Minister of Energy Kanja Sesay told Reuters that the outstanding amount "was accrued over time because the government subsidizes more than half the cost the ship charges per kilowatt hour."
He said the government had to spend more on the subsidy because it charges consumers in the weak local Leone currency, one of worst performing against the dollar in which it pays the power provider.
A government commission has been set up to review consumer electricity tariffs which could double.
Karpowership, one of the world's largest operators of floating power plants and part of the Karadeniz Energy Group, signed deals in 2018 and 2020 to provide electricity to Sierra Leone's state power utility.
The company has made similar deals with several Africa countries that are struggling with electricity supply.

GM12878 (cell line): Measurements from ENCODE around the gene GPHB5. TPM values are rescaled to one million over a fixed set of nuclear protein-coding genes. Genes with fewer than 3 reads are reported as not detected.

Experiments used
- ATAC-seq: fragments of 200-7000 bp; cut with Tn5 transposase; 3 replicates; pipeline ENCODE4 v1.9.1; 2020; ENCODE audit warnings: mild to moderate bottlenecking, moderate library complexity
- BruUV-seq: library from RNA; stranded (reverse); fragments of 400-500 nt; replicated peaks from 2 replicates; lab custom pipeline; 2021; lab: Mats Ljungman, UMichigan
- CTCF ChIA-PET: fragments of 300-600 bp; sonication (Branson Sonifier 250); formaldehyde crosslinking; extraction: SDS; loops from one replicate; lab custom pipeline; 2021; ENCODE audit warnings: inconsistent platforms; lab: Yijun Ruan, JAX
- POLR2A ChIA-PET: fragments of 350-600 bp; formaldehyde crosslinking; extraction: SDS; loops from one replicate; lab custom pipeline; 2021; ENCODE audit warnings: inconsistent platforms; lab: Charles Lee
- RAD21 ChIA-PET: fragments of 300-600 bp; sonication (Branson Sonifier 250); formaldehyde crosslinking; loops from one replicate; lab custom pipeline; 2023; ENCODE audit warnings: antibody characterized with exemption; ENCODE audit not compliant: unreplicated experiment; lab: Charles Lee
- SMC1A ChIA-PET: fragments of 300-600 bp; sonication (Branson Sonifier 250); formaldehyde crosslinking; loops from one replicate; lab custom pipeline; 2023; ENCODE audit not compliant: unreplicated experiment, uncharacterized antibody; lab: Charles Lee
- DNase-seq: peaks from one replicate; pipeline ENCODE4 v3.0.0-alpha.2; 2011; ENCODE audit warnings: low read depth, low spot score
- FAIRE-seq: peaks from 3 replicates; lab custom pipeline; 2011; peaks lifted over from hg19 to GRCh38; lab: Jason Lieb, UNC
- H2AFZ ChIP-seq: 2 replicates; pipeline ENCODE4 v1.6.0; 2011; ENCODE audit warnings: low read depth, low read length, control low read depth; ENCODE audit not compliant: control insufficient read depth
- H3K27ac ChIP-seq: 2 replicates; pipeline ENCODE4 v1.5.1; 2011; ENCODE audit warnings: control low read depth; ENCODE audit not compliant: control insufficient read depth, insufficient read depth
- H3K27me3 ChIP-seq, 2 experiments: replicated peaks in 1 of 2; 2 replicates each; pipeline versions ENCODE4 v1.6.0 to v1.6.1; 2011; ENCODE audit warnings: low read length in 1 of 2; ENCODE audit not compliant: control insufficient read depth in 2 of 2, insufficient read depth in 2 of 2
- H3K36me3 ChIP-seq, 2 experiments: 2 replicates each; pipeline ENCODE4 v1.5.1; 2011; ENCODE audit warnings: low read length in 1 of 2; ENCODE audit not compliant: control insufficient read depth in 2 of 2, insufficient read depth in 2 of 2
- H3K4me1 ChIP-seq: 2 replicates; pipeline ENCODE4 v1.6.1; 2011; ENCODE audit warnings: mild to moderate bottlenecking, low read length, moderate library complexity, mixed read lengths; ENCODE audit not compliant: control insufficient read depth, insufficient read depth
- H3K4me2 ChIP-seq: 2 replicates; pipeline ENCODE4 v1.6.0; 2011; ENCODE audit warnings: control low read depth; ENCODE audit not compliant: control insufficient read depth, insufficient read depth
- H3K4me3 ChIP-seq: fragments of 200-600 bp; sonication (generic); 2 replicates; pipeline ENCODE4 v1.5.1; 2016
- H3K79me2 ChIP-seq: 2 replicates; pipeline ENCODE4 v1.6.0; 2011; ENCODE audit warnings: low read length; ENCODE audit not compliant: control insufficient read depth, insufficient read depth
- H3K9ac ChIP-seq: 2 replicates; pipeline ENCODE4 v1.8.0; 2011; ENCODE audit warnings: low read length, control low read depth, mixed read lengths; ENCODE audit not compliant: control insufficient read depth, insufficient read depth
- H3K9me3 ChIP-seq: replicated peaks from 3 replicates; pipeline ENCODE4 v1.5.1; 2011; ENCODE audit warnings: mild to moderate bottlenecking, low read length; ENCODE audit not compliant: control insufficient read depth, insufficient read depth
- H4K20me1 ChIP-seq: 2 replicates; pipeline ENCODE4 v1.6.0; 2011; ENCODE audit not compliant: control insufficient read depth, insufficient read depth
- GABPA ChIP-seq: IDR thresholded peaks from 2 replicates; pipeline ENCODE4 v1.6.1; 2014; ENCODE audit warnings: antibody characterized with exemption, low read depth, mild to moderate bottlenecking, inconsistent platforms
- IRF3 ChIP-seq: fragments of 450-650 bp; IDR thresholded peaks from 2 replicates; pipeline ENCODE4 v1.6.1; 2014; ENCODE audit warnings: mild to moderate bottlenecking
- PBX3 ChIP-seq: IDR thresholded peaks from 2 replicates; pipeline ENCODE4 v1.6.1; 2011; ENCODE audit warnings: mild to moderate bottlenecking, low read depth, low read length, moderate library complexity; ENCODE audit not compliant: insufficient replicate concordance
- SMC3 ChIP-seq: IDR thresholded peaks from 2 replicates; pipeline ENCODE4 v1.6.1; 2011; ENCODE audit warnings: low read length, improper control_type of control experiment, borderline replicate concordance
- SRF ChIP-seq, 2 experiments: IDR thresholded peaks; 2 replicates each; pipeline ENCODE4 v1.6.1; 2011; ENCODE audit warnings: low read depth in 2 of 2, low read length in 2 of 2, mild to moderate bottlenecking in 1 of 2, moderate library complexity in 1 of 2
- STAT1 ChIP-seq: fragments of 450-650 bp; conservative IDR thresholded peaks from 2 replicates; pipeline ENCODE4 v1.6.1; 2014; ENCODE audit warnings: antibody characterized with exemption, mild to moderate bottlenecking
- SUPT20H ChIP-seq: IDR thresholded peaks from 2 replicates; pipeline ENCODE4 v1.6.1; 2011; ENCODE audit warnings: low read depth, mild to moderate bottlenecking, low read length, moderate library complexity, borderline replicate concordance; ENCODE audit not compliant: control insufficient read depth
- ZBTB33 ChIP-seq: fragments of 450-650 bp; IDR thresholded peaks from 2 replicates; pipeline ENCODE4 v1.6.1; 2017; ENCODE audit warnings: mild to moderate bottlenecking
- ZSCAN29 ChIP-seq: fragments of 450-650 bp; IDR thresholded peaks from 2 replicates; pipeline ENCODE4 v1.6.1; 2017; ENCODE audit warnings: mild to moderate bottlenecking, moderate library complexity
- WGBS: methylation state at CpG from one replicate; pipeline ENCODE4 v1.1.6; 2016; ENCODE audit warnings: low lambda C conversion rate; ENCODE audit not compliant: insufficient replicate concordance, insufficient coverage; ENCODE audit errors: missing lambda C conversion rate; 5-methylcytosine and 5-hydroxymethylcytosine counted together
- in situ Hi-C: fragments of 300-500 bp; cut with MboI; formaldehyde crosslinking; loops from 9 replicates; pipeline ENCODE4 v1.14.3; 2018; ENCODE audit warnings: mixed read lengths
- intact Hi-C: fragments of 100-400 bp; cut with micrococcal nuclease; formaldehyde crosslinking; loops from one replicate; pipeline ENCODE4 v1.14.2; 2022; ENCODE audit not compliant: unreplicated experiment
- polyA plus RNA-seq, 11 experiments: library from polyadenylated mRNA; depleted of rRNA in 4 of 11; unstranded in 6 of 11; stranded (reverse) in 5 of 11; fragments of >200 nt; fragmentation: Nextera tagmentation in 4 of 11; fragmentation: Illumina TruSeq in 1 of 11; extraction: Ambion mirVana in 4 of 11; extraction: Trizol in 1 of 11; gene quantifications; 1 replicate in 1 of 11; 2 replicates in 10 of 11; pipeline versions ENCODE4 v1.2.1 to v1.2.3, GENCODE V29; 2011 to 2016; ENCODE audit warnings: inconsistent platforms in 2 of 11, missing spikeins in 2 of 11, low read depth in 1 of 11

Karpowership could not be reached for comment.
The company says on its website that it had deployed around 65 megawatt power generation capacity to Sierra Leone since 2020 and has been supplying 80% of its total electricity needs.
Sesay said the switch-off by Karpowership had reduced electricity supply to the capital by 13%. Electricity is now being rationed in the capital with homes and business going without electricity for hours daily.
Karpower is one of three sources of electricity to the city — the other two includes the country's hydro dam, and power from the from an interconnection with Ivory Coast which also supplies Guinea and Liberia.
Sesay said Karpower supply is mostly needed during the dry season when water levels at its dam are low. Dependence on the firm is reduced during the rainy season. The country is currently at the peak of its May to November rainy season.